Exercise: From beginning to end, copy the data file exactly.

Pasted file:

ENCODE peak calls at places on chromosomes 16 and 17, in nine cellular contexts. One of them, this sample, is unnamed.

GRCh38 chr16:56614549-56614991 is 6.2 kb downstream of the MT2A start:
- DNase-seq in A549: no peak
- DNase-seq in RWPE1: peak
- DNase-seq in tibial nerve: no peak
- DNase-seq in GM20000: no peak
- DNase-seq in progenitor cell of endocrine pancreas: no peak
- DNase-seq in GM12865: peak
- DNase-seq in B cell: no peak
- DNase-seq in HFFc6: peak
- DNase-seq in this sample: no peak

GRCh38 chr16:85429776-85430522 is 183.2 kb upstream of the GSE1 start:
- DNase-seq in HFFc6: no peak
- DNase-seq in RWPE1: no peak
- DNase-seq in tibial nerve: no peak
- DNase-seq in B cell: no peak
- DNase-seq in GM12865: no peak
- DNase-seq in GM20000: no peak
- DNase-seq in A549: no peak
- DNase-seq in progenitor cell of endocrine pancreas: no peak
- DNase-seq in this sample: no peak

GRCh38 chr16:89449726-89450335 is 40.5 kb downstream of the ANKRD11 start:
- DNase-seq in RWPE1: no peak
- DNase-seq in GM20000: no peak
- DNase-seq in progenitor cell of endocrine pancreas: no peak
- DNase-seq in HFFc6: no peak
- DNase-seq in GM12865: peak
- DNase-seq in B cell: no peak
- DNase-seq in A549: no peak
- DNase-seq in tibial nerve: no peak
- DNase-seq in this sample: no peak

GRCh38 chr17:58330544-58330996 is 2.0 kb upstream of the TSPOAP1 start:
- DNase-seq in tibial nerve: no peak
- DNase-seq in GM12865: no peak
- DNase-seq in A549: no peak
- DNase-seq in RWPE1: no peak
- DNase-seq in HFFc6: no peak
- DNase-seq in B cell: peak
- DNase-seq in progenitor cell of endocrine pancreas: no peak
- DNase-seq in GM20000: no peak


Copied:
ENCODE peak calls at places on chromosomes 16 and 17, in nine cellular contexts. One of them, this sample, is unnamed.

GRCh38 chr16:56614549-56614991 is 6.2 kb downstream of the MT2A start:
- DNase-seq in A549: no peak
- DNase-seq in RWPE1: peak
- DNase-seq in tibial nerve: no peak
- DNase-seq in GM20000: no peak
- DNase-seq in progenitor cell of endocrine pancreas: no peak
- DNase-seq in GM12865: peak
- DNase-seq in B cell: no peak
- DNase-seq in HFFc6: peak
- DNase-seq in this sample: no peak

GRCh38 chr16:85429776-85430522 is 183.2 kb upstream of the GSE1 start:
- DNase-seq in HFFc6: no peak
- DNase-seq in RWPE1: no peak
- DNase-seq in tibial nerve: no peak
- DNase-seq in B cell: no peak
- DNase-seq in GM12865: no peak
- DNase-seq in GM20000: no peak
- DNase-seq in A549: no peak
- DNase-seq in progenitor cell of endocrine pancreas: no peak
- DNase-seq in this sample: no peak

GRCh38 chr16:89449726-89450335 is 40.5 kb downstream of the ANKRD11 start:
- DNase-seq in RWPE1: no peak
- DNase-seq in GM20000: no peak
- DNase-seq in progenitor cell of endocrine pancreas: no peak
- DNase-seq in HFFc6: no peak
- DNase-seq in GM12865: peak
- DNase-seq in B cell: no peak
- DNase-seq in A549: no peak
- DNase-seq in tibial nerve: no peak
- DNase-seq in this sample: no peak

GRCh38 chr17:58330544-58330996 is 2.0 kb upstream of the TSPOAP1 start:
- DNase-seq in tibial nerve: no peak
- DNase-seq in GM12865: no peak
- DNase-seq in A549: no peak
- DNase-seq in RWPE1: no peak
- DNase-seq in HFFc6: no peak
- DNase-seq in B cell: peak
- DNase-seq in progenitor cell of endocrine pancreas: no peak
- DNase-seq in GM20000: no peak